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NSW Police are warning the contamination may have spread beyond the Berry Obsession, Berry Licious and Donnybrook brands confirmed by Queensland Police.
They suspect the Love Berry, Delightful Strawberries and Oasis labels have also had sewing needles inserted in them.
Donnybrook supplies Coles and Woolworths stores across Australia.
These brands are believed to be sold in stores in NSW, Queensland, Victoria and the ACT.
It comes after NSW mother Chantal Faugeras posted to Facebook images of strawberries she said were bought from a Coles supermarket on the NSW Mid North Coast on Tuesday.
In the post, Ms Faugeras said her 10-year-old discovered a pin embedded in a strawberry while eating a punnet they had bought from the Coles store at Wingham.
"We found 3 pins inside 3 strawberries," Ms Faugeras wrote. "Please be careful and crush them up before eating or just chuck them out."
She said the punnets were both Delightful Strawberries-branded products.Coles said they had been in contact with Ms Faugeras.
"Coles takes the safety of the food we sell seriously and we are working with our suppliers, police and state health regulators to investigate," a spokesperson said in a statement.
"The safety of our customers is our priority and anyone concerned about their health should seek medical advice."
It is the first time needles have been discovered in strawberries in NSW after four contaminated punnets were discovered in Queensland and Victoria in recent days.
NSW Police have so far received reports of contaminated strawberries bought from supermarkets in Tweed Heads, Taree and Wingham.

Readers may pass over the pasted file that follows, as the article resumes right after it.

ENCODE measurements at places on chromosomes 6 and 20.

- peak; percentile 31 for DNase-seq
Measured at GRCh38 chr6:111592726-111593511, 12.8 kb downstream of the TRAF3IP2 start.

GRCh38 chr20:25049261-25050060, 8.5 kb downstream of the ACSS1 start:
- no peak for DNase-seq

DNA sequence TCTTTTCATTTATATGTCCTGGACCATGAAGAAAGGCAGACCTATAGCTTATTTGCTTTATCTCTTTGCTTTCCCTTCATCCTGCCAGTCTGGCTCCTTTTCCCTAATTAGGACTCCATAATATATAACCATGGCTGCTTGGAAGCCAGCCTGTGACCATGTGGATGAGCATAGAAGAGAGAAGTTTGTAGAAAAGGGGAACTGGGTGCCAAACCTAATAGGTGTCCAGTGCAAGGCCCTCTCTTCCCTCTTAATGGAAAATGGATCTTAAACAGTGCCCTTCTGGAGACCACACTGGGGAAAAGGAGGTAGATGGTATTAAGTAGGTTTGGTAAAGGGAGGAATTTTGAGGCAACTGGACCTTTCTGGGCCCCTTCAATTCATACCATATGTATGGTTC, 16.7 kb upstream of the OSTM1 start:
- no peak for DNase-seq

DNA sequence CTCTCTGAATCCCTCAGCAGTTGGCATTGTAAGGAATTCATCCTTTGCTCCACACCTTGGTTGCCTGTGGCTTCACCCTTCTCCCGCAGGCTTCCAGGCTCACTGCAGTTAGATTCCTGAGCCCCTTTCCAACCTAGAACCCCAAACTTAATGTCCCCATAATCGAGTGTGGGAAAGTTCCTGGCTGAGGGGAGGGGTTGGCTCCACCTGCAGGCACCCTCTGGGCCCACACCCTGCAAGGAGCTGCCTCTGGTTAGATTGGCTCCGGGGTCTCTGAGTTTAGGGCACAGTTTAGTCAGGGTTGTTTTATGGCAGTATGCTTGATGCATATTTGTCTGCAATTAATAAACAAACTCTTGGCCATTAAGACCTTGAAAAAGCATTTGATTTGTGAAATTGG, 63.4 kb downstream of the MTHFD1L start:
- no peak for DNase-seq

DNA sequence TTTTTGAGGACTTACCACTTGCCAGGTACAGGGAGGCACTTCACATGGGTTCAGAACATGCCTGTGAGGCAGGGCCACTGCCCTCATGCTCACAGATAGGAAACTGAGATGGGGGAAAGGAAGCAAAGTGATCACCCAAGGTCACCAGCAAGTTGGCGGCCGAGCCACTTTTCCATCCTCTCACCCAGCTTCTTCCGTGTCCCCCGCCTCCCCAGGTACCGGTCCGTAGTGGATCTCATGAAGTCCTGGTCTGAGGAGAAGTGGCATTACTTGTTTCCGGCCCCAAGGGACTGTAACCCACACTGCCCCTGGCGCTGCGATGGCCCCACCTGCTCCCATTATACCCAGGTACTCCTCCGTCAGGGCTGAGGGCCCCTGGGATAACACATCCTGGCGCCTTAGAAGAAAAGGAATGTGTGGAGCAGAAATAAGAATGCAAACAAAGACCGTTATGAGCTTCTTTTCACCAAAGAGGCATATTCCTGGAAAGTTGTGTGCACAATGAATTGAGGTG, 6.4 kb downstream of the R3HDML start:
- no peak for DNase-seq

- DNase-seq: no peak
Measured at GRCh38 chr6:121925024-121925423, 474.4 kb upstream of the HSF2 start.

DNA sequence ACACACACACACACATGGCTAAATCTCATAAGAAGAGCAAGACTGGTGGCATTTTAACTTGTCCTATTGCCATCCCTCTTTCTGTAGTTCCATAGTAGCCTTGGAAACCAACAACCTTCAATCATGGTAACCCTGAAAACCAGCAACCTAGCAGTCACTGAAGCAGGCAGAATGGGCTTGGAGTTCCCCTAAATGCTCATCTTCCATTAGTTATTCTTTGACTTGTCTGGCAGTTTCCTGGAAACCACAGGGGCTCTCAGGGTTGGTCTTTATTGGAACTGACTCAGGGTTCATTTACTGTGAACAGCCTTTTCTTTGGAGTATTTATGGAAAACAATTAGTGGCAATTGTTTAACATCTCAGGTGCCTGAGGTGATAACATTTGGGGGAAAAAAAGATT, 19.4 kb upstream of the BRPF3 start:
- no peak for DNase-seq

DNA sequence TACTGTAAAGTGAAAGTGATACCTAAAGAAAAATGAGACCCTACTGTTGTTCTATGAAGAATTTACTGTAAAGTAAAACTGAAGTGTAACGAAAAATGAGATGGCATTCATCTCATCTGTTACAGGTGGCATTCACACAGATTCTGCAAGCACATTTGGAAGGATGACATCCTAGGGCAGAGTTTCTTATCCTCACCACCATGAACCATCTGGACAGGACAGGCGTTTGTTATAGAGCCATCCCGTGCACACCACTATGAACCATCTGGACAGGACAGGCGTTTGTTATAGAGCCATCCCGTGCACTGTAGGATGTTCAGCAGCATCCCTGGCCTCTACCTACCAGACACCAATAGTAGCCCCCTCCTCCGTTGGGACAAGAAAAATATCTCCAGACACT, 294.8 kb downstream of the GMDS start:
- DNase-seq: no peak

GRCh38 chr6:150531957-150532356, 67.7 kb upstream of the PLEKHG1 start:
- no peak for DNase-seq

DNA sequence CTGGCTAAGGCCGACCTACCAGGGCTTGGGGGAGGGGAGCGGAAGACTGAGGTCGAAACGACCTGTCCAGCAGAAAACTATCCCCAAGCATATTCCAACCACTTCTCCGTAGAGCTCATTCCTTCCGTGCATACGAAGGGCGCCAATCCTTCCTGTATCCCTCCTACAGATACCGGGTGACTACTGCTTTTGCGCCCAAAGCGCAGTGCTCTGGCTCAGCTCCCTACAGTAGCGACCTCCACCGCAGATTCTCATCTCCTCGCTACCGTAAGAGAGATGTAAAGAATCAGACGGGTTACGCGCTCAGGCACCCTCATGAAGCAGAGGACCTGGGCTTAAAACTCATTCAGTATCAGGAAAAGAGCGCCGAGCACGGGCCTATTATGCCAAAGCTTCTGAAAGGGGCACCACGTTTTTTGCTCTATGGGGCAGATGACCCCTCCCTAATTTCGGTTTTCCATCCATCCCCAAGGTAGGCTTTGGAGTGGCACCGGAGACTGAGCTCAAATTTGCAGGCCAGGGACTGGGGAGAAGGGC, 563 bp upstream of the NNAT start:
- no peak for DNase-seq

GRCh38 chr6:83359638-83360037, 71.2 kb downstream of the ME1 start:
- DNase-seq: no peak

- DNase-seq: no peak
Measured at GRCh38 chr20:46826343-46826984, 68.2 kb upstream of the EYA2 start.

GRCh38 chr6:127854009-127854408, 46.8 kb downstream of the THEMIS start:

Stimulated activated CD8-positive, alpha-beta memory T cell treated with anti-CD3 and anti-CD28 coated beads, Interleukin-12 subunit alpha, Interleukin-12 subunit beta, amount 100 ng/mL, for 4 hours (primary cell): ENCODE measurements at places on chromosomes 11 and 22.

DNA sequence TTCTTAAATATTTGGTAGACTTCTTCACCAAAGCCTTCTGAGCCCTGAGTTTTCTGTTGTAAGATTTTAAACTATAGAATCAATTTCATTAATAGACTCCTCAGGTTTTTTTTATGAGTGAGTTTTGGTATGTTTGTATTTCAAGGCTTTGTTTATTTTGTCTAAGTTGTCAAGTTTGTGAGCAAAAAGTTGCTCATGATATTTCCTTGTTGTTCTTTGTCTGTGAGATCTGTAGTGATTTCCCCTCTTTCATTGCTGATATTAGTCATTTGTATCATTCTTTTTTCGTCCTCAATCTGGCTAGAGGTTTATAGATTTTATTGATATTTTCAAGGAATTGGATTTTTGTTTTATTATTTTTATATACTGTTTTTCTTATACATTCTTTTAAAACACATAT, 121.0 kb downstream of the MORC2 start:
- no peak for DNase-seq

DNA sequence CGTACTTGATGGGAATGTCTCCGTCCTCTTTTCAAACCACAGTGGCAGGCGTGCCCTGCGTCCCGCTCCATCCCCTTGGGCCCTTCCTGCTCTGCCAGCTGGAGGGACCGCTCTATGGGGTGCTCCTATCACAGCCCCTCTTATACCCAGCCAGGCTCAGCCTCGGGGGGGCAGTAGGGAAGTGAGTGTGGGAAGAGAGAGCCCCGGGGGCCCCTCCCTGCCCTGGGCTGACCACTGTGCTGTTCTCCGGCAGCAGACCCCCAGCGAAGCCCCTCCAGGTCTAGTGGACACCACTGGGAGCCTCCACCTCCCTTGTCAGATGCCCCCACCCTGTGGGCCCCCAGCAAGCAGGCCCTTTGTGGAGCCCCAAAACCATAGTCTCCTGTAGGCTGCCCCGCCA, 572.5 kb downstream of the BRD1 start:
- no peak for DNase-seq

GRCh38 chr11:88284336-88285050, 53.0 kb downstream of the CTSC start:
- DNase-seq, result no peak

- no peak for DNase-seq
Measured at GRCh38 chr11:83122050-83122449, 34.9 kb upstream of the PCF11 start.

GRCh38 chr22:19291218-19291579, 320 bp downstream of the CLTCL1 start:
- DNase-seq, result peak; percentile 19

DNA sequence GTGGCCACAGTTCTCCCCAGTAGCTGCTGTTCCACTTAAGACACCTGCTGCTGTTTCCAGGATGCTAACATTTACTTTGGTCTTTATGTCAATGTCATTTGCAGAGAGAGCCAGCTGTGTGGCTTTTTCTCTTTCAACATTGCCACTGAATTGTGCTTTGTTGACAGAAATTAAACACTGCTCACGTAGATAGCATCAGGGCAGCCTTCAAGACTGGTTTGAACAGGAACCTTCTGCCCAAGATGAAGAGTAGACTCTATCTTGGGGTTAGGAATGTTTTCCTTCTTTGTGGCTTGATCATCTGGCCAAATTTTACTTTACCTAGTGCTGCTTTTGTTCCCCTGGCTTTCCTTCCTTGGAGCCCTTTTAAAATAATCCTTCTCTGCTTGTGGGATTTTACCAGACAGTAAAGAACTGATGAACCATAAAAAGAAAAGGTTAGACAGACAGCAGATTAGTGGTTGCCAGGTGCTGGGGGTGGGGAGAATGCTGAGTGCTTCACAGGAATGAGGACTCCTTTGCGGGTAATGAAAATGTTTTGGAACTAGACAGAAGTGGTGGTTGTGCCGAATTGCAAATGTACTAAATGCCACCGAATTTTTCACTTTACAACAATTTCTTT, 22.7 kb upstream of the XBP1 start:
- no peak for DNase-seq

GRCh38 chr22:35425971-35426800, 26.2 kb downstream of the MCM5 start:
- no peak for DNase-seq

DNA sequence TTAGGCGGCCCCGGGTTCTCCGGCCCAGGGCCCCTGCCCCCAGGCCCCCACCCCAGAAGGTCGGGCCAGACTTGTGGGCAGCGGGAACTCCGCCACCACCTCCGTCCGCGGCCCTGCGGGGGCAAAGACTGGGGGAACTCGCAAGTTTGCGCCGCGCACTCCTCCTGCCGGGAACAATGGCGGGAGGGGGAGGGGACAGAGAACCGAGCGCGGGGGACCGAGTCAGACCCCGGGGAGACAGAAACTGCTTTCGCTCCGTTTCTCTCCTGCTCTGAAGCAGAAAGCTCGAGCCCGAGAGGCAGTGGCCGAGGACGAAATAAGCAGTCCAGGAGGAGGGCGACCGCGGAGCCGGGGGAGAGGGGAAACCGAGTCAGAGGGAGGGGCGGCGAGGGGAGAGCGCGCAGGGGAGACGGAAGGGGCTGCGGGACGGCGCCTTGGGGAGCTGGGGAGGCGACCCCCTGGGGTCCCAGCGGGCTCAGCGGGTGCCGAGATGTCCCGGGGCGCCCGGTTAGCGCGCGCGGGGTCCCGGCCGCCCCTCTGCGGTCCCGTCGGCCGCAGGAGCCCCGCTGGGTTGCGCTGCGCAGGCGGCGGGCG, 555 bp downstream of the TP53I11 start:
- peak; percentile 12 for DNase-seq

"As the products have yet to be forensically examined, it is unknown if the contamination is related to the original Queensland incident or a copycat," NSW Police said in a statement late Friday.
The Queensland Strawberry Growers Association said it appears the punnets of strawberries were interfered with between the time they were packed and the time they were purchased.
"As with all farmers who produce food for our nation, strawberry growers strive to ensure the quality, security and freshness of their produce and these spiteful incidents have been extremely disheartening and troubling," the association wrote in a statement.
"Regretfully, preventing random acts of extremism, sabotage and simple maliciousness from people with a grudge appears to be an increasing challenge across our society."
The association has previously said it believes a disgruntled former farm worker may be responsible, but police say they are investigating all aspects of the strawberry transit process.
Until the berries have been forensically examined, it is unclear if the NSW discoveries are related to the earlier incidents or is the work of a potential copycat, NSW Police said in a statement.
On Wednesday, Queensland police announced they were investigating a suspected copycat incident after a metal rod was discovered on top of strawberries inside a plastic punnet at a Coles store in Gatton.
"We've got to look at this as a whole, it's a very, very broad picture and we can't speculate in any way, shape or form," Queensland Acting Chief Superintendent Terry Lawrence said.
He says there is no link between the three most recent cases and the Wamuran farm that sparked an initial health warning after supplying contaminated berries to Queensland, NSW and Victoria under the brand names Berry Obsession and Berry Licious.
Consumers have been urged to chop up or throw out berries purchased in the past week as police seek a culprit.
NSW Police are also urging anyone who has purchased contaminated product to take the punnet to their local police station immediately for triage and forensic examination. They are working with retailers to remove all stock from the affected date are removed from sale.